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27.08.2019

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The Phlegraean Fields close to Naples are considered one of the volcanic regions at highest risk in the world. It is true that the largest eruption happened 40,000 years ago, with further massive ones still thousands of years past; however, this part of Campania, covering an area of over 150 square kilometres, is in a constantly unsettled state even today. The fields begin at the western edge of the city of Naples, continue to the Mediterranean coastline, then stretch under water all the way to the islands of Ischia, Procida and Nisida. Numerous volcanic edifices, effusive gaseous manifestations, areas of hot terrain, and regular, small earthquakes are clear signs of on-going, underground activity.

Even so, the region is densely populated, with around half a million people living in a state of constant threat, and it is precisely these feelings of insecurity and latent danger that Caimi and Piccinni manage to capture in their images. Whether the surveillance monitor at the Vesuvius Observatory, a cross on the wall of a home for the elderly, an apparently peaceful landscape, or a steaming field, the reality of living with a super volcano is always evident in the motifs. The series is interspersed with portraits of local inhabitants. Serious expressions prevail. However, the people are used to the situation and try to come to terms with the constant seismic activity.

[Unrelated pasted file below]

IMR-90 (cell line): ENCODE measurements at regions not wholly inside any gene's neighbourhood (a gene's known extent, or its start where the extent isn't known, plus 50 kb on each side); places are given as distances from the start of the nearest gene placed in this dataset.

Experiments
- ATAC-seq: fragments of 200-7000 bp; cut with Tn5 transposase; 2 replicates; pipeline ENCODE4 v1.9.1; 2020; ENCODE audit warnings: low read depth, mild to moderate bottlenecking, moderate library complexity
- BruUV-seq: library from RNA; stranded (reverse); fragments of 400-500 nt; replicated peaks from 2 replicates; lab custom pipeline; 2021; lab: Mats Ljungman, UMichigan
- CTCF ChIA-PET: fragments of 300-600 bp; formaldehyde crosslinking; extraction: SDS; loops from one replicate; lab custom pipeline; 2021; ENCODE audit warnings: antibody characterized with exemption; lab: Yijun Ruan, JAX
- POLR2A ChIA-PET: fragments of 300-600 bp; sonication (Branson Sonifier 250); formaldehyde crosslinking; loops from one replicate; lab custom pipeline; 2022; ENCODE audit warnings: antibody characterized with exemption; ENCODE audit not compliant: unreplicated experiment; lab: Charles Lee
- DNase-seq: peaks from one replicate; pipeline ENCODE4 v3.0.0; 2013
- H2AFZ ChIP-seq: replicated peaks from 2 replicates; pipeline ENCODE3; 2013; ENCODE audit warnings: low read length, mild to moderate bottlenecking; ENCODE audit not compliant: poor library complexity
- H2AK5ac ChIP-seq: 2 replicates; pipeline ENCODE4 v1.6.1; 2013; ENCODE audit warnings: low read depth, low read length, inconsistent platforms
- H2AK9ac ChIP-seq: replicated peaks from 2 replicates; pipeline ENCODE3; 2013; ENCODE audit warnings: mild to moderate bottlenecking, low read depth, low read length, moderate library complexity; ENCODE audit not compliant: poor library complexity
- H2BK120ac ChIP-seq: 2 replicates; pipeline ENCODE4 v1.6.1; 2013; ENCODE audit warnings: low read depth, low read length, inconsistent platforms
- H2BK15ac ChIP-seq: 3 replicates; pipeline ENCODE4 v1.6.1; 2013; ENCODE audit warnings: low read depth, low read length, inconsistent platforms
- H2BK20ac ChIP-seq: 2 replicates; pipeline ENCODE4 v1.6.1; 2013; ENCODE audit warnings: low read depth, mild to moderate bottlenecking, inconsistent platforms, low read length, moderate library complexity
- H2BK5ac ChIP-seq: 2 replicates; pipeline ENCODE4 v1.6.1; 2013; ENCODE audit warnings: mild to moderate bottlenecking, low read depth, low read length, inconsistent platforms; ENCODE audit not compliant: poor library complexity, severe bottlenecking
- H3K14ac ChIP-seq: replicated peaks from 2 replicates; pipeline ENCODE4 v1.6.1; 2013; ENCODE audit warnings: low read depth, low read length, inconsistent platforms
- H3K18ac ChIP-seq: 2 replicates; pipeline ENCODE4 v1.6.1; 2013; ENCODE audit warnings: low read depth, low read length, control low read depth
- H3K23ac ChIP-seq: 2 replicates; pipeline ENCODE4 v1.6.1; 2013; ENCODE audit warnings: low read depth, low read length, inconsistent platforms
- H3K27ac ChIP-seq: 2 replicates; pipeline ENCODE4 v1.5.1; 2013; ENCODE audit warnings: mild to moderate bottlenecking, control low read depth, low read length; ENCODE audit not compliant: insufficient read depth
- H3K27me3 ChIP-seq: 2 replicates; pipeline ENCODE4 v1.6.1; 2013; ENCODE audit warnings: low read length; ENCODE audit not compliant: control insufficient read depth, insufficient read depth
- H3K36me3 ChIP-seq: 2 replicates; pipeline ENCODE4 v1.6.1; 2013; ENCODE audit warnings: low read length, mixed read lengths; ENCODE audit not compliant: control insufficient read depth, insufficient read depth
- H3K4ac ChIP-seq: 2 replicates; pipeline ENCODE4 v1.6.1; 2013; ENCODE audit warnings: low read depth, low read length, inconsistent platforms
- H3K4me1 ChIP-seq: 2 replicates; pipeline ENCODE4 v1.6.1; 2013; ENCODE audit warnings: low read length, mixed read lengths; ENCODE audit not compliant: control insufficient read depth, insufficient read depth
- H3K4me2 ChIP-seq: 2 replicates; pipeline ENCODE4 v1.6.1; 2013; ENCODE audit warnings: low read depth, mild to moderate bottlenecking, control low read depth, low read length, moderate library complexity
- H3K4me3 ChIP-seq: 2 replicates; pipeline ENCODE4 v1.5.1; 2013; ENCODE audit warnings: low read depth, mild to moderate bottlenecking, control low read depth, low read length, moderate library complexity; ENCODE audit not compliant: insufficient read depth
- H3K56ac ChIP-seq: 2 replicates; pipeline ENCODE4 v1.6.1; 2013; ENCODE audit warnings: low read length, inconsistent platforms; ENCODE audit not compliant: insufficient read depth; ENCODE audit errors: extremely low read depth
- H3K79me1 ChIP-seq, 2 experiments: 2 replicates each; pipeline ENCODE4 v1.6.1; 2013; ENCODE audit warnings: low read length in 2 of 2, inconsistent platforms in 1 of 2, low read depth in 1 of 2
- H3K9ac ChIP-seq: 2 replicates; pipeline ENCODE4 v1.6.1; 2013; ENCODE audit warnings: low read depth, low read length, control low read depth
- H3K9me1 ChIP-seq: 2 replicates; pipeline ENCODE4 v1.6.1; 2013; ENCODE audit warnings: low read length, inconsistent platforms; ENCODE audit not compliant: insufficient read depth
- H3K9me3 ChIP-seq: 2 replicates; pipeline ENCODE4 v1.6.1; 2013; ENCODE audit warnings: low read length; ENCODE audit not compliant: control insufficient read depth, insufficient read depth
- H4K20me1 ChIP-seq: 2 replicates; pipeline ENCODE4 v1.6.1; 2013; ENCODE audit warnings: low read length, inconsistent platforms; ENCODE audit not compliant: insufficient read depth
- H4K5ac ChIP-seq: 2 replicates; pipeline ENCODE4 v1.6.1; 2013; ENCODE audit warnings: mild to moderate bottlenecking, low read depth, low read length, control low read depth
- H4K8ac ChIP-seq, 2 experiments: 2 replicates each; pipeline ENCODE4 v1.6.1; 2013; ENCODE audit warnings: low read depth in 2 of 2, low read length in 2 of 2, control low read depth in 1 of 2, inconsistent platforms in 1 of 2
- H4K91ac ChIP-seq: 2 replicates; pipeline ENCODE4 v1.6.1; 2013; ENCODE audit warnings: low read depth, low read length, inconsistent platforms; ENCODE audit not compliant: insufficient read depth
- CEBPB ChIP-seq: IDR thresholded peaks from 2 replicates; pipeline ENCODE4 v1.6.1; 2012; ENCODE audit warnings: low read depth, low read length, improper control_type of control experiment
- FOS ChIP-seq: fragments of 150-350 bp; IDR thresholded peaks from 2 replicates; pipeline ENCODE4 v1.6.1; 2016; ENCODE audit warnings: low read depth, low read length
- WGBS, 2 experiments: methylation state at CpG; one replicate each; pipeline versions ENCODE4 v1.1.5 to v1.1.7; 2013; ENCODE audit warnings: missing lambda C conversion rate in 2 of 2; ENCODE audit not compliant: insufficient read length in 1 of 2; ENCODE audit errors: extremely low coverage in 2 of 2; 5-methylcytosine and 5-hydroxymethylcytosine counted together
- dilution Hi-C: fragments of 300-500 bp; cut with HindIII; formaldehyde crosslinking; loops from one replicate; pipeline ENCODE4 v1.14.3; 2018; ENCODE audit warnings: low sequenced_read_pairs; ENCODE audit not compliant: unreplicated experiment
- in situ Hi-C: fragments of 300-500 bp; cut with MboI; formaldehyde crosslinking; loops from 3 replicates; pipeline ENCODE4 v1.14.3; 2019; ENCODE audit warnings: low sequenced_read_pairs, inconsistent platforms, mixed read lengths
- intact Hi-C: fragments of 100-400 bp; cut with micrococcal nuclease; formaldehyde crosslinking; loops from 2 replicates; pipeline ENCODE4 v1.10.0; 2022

“Life on the Phlegraean Fields is a mixture of anxiety, hope and resignation, in a unique blend of emotional and geographical landscapes, where the connections between humans, nature and God is under the spell of the Volcano,” is the way the authors describe the atmosphere. The outcome is a refined photo essay of impressive images of life under particularly unique conditions, where visual associations document the threat to and fragility of everyday life there. (Ulrich Rüter)

The Burning Plain. 100 copies.
56 pages, 39 black and white photographs. 15.4 x 21.6 cm.
Printed by Grafiche L’Artiere. Zine Tonic editions

Jean-Marc Caimi and Valentina Piccinni

The two photographers have been working together since 2013, developing projects that concentrate, on the one hand on documentary, and on the other on personal photography. Their work is published regularly in the international press. Piccinni and Caimi have published three previous books: Same Tense (Witty Kiwi Books), Daily Bread (T&G) and Forcella (Witty Kiwi Books), a comprehensive oeuvre about the Mafioso district in Naples. In 2017 they received the Gomma Grant (UK) for Best Black and White Documentary for the project This Land Is My Land, dealing with the fading, rural culture of southern Italy. With Rhome, which also appeared in LFI 6/2018, they won the 2018 FUAM Photobook Award. In 2019, The Burning Plain won the Zine Tonic Award.

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